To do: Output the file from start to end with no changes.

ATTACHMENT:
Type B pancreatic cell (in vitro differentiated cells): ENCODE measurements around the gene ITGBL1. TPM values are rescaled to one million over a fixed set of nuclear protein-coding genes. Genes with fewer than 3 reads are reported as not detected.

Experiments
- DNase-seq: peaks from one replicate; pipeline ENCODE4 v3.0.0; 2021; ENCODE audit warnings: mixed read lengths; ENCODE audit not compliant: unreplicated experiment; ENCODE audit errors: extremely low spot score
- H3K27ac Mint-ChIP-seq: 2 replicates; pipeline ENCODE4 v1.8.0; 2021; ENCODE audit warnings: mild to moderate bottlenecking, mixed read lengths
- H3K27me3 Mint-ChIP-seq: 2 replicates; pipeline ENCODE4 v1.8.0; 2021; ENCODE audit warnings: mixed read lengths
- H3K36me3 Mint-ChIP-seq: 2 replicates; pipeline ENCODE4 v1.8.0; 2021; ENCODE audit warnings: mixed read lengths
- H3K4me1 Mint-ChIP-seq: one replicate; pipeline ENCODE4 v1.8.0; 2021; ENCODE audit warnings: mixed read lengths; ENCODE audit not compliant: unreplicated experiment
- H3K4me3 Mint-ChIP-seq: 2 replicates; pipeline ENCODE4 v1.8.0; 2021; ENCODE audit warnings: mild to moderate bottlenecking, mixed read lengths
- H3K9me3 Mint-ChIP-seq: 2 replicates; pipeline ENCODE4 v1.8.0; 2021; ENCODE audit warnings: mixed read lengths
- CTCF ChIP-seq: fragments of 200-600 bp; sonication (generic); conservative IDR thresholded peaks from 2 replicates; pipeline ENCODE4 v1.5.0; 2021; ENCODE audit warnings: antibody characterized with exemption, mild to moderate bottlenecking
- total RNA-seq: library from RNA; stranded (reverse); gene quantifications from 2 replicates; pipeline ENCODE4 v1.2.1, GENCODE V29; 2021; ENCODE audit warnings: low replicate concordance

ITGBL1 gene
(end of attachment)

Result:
Type B pancreatic cell (in vitro differentiated cells): ENCODE measurements around the gene ITGBL1. TPM values are rescaled to one million over a fixed set of nuclear protein-coding genes. Genes with fewer than 3 reads are reported as not detected.

Experiments
- DNase-seq: peaks from one replicate; pipeline ENCODE4 v3.0.0; 2021; ENCODE audit warnings: mixed read lengths; ENCODE audit not compliant: unreplicated experiment; ENCODE audit errors: extremely low spot score
- H3K27ac Mint-ChIP-seq: 2 replicates; pipeline ENCODE4 v1.8.0; 2021; ENCODE audit warnings: mild to moderate bottlenecking, mixed read lengths
- H3K27me3 Mint-ChIP-seq: 2 replicates; pipeline ENCODE4 v1.8.0; 2021; ENCODE audit warnings: mixed read lengths
- H3K36me3 Mint-ChIP-seq: 2 replicates; pipeline ENCODE4 v1.8.0; 2021; ENCODE audit warnings: mixed read lengths
- H3K4me1 Mint-ChIP-seq: one replicate; pipeline ENCODE4 v1.8.0; 2021; ENCODE audit warnings: mixed read lengths; ENCODE audit not compliant: unreplicated experiment
- H3K4me3 Mint-ChIP-seq: 2 replicates; pipeline ENCODE4 v1.8.0; 2021; ENCODE audit warnings: mild to moderate bottlenecking, mixed read lengths
- H3K9me3 Mint-ChIP-seq: 2 replicates; pipeline ENCODE4 v1.8.0; 2021; ENCODE audit warnings: mixed read lengths
- CTCF ChIP-seq: fragments of 200-600 bp; sonication (generic); conservative IDR thresholded peaks from 2 replicates; pipeline ENCODE4 v1.5.0; 2021; ENCODE audit warnings: antibody characterized with exemption, mild to moderate bottlenecking
- total RNA-seq: library from RNA; stranded (reverse); gene quantifications from 2 replicates; pipeline ENCODE4 v1.2.1, GENCODE V29; 2021; ENCODE audit warnings: low replicate concordance

ITGBL1 gene